Like everything, serverless has its downsides. Perhaps the biggest one is that testing gets more challenging. The cloud runtime is hard to replicate in a test environment.

The CI/CD workflow will test the code on every update and then, provided there aren’t any errors, deploy it to Cloudflare.

  • CI Pipeline
    • ⚙️Install dependencies
    • 👟 Run tests
  • CD Pipeline
    • ☑️ Deploy to Cloudflare

We'll learn about the CI pipeline next.

Testing in Semaphore

Continuous Integration (CI) is all about testing. Let's examine how the CI pipeline does it. Take a peek at the pipeline file located at .semaphore/semaphore.yml.

The intro to the pipeline defines its name and which of the machines types is going to run the jobs.

version: v1.0
name: CI

agent:
  machine:
    type: e1-standard-2
    os_image: ubuntu1804

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In Semaphore, the execution order is organized by jobs and blocks. Jobs run in parallel. Once all jobs in a block are done, the next block begins. If any job fails, then the workflow stops with an error.

The prologue is executed before each job; in our case, we’re using nvm to set the active Node.js version and npm to install the modules:

blocks:
  - name: Install dependencies
    task:
      jobs:
        - name: npm install
          commands:
            - checkout
            - nvm use
            - node -v
            - cache restore
            - npm install
            - cache store
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Checkout clones the GitHub repository, while cache detects the project structure and figures out which files should be cached for future runs.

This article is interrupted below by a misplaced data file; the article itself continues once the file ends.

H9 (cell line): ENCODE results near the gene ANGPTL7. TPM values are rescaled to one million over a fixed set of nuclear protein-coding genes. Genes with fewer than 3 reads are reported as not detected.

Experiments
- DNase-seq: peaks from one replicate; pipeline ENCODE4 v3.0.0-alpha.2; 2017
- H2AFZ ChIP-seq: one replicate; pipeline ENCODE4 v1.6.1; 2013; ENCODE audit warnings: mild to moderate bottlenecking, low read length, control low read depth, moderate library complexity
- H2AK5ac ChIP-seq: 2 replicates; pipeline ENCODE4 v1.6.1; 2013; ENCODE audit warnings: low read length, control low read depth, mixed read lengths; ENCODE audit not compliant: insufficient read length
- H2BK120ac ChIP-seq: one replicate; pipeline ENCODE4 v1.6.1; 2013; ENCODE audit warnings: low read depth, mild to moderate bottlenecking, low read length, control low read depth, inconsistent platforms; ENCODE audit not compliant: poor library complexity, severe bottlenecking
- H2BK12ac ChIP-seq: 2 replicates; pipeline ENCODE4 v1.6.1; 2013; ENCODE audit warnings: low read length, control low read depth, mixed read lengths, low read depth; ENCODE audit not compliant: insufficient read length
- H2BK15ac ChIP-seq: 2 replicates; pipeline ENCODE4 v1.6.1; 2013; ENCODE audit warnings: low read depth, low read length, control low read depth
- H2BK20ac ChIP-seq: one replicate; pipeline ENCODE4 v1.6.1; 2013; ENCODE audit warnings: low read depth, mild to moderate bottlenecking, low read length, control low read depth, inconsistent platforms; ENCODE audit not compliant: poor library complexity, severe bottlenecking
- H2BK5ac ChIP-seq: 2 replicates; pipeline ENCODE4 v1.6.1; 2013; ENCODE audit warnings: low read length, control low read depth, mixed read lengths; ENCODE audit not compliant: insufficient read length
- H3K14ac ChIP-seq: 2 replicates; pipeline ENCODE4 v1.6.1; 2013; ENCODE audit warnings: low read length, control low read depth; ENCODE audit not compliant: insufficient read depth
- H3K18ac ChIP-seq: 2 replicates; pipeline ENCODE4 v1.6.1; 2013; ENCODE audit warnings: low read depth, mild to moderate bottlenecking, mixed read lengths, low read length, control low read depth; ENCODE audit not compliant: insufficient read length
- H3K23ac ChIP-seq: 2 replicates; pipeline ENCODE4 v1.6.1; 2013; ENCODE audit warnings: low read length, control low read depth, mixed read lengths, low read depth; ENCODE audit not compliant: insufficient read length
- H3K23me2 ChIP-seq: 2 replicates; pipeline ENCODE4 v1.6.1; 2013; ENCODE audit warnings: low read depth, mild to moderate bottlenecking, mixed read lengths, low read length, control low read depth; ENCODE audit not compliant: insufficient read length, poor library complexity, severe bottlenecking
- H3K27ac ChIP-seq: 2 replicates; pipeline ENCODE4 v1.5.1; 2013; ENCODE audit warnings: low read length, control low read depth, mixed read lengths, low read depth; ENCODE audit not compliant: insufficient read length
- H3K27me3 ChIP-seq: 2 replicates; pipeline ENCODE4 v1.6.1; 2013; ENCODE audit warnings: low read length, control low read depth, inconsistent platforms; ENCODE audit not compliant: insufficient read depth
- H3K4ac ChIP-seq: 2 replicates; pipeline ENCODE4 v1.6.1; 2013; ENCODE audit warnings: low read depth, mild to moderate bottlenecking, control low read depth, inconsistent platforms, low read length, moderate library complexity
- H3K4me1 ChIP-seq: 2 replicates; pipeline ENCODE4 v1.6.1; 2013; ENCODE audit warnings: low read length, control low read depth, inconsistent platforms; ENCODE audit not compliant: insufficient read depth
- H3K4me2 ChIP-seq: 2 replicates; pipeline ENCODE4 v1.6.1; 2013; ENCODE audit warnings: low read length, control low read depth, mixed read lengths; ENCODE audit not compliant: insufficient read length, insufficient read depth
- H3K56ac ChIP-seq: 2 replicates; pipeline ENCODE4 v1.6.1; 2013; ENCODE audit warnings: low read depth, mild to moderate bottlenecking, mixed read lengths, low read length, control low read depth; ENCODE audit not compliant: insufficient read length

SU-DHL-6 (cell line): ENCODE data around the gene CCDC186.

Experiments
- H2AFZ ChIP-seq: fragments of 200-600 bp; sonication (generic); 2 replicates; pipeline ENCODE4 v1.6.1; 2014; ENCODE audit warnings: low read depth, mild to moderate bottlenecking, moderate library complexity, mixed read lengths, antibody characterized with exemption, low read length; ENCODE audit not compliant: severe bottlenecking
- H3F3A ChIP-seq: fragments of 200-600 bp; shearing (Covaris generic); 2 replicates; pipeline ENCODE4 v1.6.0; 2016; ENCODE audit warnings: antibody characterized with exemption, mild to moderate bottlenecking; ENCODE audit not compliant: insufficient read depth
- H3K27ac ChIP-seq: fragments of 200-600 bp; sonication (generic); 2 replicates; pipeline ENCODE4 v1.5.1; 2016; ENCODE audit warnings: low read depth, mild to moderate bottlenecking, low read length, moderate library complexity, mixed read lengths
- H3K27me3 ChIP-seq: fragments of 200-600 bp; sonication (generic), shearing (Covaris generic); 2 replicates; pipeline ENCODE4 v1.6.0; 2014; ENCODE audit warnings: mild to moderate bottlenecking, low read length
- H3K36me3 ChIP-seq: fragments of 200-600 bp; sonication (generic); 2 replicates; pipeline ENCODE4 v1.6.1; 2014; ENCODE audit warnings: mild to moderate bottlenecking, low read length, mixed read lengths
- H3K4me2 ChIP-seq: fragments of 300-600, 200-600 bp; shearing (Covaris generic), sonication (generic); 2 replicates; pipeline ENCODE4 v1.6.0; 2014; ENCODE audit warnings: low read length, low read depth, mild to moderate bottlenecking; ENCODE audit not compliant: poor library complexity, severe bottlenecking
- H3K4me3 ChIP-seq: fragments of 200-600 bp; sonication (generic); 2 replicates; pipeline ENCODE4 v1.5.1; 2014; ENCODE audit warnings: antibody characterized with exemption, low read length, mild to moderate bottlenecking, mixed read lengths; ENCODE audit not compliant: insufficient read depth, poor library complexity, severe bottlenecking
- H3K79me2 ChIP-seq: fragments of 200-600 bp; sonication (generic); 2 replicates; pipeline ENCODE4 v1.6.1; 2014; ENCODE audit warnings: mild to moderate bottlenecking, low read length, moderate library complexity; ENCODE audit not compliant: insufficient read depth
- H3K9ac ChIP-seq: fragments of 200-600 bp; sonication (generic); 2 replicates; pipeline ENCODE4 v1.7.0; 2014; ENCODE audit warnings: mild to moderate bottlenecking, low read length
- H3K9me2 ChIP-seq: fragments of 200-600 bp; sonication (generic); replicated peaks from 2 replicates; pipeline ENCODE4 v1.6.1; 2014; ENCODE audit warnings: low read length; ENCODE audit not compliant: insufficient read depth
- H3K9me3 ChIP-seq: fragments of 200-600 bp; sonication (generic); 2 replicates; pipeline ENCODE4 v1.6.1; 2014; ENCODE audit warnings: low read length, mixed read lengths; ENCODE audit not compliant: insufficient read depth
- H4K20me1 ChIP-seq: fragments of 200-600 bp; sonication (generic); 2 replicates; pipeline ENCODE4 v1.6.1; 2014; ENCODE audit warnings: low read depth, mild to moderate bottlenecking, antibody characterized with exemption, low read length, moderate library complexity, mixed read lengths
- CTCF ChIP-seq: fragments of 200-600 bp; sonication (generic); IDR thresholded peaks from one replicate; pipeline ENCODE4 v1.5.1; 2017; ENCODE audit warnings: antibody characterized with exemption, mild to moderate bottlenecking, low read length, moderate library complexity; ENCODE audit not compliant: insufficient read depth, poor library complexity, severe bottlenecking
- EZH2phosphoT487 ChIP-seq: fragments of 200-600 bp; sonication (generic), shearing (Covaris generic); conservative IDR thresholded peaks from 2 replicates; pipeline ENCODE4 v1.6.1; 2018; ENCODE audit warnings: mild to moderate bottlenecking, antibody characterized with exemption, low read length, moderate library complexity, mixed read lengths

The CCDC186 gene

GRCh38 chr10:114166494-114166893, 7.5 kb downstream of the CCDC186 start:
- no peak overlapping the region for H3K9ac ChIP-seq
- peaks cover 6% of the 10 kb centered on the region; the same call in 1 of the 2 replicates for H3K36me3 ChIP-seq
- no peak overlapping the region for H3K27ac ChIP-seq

The second block has two test jobs:

  - name: Run tests
    task:
      prologue:
        commands:
          - checkout
          - cache restore
          - nvm use
          - node -v

      jobs:
        - name: Lint
          commands:
            - npm run lint

        - name: Unit tests
          commands:
            - npm test
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The final section in the pipeline defines a promotion. A promotion chain pipelines together to create more complex workflows.

promotions:
  - name: Deploy
    pipeline_file: deploy.yml
    auto_promote_on:
      - result: passed
        branch:
          - master
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Deploying with Semaphore

Few things feel better than fully tested code. It fills me with determination ♥️ to continue with the deployment. The Continuous Deployment pipeline starts immediately after the integration ends.

You have to customize serverless.yml a bit now. Open the file and locate the url key. Replace example.com with your Cloudflare domain. You may use wildcards such as example.com/* or *.example.com.

Next, open .semaphore/deploy.yml to review the deployment pipeline. I’ll skip the introduction section since we've already seen it and head directly to the block:

blocks:
  - name: Deploy
    task:
      secrets:
        - name: cloudflare

      prologue:
        commands:
          - checkout